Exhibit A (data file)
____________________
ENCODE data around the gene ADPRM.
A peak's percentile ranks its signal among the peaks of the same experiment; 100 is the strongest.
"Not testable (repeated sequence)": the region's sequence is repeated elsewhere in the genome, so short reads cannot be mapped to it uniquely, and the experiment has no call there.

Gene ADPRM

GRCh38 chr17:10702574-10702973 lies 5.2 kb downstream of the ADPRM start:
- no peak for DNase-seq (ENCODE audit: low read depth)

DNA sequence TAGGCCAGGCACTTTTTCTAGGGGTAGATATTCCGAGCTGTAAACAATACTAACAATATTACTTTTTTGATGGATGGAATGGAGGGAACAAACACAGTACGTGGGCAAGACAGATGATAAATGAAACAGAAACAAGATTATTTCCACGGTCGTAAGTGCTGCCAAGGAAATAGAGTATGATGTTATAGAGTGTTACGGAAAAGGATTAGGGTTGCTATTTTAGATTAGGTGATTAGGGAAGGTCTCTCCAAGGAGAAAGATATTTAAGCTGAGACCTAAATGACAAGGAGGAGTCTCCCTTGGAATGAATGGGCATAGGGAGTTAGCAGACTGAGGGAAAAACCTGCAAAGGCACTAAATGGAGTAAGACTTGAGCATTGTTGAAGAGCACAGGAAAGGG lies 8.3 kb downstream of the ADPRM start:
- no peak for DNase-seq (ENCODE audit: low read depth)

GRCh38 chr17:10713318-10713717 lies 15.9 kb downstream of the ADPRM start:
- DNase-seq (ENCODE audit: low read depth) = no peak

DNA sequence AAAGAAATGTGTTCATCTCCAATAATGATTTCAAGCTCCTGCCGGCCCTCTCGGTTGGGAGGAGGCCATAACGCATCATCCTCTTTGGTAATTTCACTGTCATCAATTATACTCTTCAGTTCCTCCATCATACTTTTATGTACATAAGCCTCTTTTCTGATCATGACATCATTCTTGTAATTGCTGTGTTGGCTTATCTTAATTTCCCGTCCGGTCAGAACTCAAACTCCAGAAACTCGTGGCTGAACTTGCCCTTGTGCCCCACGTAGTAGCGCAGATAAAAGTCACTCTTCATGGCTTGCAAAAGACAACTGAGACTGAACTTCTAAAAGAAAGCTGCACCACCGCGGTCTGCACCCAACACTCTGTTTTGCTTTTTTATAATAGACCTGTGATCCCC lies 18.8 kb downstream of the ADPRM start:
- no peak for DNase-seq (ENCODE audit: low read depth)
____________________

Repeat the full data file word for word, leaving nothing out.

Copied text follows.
ENCODE data around the gene ADPRM.
A peak's percentile ranks its signal among the peaks of the same experiment; 100 is the strongest.
"Not testable (repeated sequence)": the region's sequence is repeated elsewhere in the genome, so short reads cannot be mapped to it uniquely, and the experiment has no call there.

Gene ADPRM

GRCh38 chr17:10702574-10702973 lies 5.2 kb downstream of the ADPRM start:
- no peak for DNase-seq (ENCODE audit: low read depth)

DNA sequence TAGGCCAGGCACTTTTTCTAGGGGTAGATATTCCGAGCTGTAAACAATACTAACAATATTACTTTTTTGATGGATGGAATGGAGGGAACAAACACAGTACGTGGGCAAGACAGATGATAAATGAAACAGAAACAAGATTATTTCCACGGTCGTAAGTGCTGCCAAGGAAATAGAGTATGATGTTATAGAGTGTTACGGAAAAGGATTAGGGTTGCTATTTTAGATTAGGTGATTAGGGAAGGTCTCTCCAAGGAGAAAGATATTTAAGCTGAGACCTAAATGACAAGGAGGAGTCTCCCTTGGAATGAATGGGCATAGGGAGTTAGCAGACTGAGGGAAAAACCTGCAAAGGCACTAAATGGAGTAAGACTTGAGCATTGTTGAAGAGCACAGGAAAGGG lies 8.3 kb downstream of the ADPRM start:
- no peak for DNase-seq (ENCODE audit: low read depth)

GRCh38 chr17:10713318-10713717 lies 15.9 kb downstream of the ADPRM start:
- DNase-seq (ENCODE audit: low read depth) = no peak

DNA sequence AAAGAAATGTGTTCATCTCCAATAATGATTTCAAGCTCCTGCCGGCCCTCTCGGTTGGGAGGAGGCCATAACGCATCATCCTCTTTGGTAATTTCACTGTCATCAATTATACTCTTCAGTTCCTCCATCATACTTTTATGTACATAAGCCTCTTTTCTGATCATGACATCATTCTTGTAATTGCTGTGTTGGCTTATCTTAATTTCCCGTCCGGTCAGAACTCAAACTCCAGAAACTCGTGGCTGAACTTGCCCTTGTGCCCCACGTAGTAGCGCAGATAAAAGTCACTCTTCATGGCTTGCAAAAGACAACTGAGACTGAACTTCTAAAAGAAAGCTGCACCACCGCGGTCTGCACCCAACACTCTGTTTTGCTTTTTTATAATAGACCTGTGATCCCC lies 18.8 kb downstream of the ADPRM start:
- no peak for DNase-seq (ENCODE audit: low read depth)